There were undoubtedly lots of folk who would rather have seen Woods vs. Mickelson in the championship match instead of Sutherland vs. No. 45 Scott McCarron. But Sutherland vs. McCarron was the offer, and it was a good storyline, not the least of which were two guys, both raised in the Sacramento area, both within one year of each other who were rivals in high school.
If you want Woods vs. Mickelson, better wait until July when they have a pick of ALL of the golf courses. Otherwise, better get ready for lots of upsets, because there is going to be no favorites when they all get together on a resort golf course. The top 64 are invited, and any of the 64 has a real chance of winning.
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Open odds: Spieth 7/1 to win; Tiger, Rory 14/1

By Golf Channel DigitalJuly 21, 2018, 7:54 pm

Only 18 holes remain in the 147th Open Championship at Carnoustie, and the man tied atop the leaderboard is the same man who captured the claret jug last year at Royal Birkdale.

So it’s little surprise that Jordan Spieth is the odds-on favorite (7/4) to win his fourth major entering Sunday’s final round.

Xander Schauffele and Kevin Kisner, both tied with Spieth at 9 under par, are next in line at 5/1 and 11/2 respectively. Tiger Woods and Rory McIlroy, both four shots behind the leaders, are listed at 14/1.

Click here for the leaderboard and take a look below at the odds, courtesy Jeff Sherman at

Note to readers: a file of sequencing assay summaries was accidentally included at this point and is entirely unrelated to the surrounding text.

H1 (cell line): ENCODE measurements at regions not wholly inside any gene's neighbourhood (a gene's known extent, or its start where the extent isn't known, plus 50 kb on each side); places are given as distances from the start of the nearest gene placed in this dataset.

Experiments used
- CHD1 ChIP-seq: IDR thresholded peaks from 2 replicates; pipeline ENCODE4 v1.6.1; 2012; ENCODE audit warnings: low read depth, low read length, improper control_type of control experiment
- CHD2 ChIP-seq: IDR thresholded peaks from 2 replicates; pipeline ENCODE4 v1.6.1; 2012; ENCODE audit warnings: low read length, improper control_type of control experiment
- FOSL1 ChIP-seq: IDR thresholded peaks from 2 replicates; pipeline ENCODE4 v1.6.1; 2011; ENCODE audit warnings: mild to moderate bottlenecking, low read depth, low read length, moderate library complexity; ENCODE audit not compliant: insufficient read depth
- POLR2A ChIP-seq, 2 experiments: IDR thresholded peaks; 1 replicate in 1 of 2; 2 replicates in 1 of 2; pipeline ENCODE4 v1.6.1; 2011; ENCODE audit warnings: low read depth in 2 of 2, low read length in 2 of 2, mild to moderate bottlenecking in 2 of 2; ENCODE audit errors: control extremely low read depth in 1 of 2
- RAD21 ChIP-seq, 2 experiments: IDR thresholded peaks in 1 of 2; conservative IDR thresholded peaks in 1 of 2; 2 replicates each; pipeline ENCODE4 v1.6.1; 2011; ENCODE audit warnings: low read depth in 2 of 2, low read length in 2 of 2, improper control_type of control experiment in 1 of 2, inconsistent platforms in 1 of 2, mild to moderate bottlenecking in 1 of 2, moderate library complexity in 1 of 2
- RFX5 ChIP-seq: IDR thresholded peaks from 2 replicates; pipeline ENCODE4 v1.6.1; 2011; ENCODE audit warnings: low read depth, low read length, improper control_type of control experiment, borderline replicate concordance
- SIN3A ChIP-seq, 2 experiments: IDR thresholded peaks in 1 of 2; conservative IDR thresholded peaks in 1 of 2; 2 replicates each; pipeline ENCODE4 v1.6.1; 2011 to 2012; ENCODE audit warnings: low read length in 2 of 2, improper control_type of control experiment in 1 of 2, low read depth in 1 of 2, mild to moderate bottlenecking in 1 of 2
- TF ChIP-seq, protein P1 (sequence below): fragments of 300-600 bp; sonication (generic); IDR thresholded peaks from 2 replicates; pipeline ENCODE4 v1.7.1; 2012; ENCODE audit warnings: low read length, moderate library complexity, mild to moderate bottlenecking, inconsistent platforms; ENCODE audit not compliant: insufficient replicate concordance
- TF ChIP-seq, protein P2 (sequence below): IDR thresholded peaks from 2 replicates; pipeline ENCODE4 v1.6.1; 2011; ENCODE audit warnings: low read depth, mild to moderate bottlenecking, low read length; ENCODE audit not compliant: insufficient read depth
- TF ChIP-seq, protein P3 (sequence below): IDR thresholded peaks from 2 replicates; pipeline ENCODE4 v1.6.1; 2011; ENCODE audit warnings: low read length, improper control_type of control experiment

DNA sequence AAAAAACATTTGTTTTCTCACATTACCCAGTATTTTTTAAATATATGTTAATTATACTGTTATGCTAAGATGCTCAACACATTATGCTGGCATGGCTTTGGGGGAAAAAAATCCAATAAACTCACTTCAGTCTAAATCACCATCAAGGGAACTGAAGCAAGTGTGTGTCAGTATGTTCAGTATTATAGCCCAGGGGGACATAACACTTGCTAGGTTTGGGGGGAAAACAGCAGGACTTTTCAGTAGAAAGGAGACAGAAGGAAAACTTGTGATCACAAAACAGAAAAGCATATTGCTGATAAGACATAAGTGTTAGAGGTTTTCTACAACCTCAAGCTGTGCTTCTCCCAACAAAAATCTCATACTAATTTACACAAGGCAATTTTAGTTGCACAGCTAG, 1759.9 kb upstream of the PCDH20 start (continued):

Full-field scores from the 147th Open Championship

Full coverage of the 147th Open Championship

Jordan Spieth: 7/4

Xander Schauffele: 5/1

Kevin Kisner: 11/2

Tiger Woods: 14/1

Francesco Molinari: 14/1

Rory McIlroy: 14/1

Kevin Chappell: 20/1

Tommy Fleetwood: 20/1

Alex Noren: 25/1

Zach Johnson: 30/1

Justin Rose: 30/1

Matt Kuchar: 40/1

Webb Simpson: 50/1

Adam Scott: 80/1

Tony Finau: 80/1

Charley Hoffman: 100/1

Austin Cook: 100/1

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Wandering photographer costs McIlroy on 16

By Ryan LavnerJuly 21, 2018, 7:44 pm

CARNOUSTIE, Scotland – Rory McIlroy bogeyed two of his last four holes Saturday to fall four shots off the lead at The Open.

One of those mistakes might not have entirely been his fault.

McIlroy missed a short putt on the par-3 16th after a photographer was “in a world all his own,” wandering around near the green, taking photos of the crowd and not paying attention to the action on the green.

Full-field scores from the 147th Open Championship

Full coverage of the 147th Open Championship

“It’s fine,” McIlroy said after a third-round 70 put him at 5-under 208, four shots off the lead. “It’s one of those things that happens. There’s a lot of people out there, and it is what it is. It’s probably my fault, but I just didn’t regroup well after it happened.”

McIlroy also bogeyed the home hole, after driving into a fairway bunker, sending his second shot right of the green and failing to get up and down.

“I putted well,” he said. “I holed out when I needed to. I just need to make the birdies and try to limit the damage tomorrow.”

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Kisner not expecting awkward night with Spieth

By Ryan LavnerJuly 21, 2018, 7:33 pm

CARNOUSTIE, Scotland – It might get awkward in that star-studded rental house Saturday night.

Two of the three Open co-leaders, Jordan Spieth and Kevin Kisner, are sharing a house this week near Carnoustie. Though it’ll be late by the time they both get back to the house Saturday night, they’ll have plenty of time to kill Sunday morning, with their tee times not until nearly 3 p.m. local time.

“Everybody is probably going to get treatment and eating and trying to find a bed,” Kisner said. “I’m sure there’ll be some conversations. There always are. Everybody has a few horror stories or good laughs over something that happened out there. That will probably be the end of it.”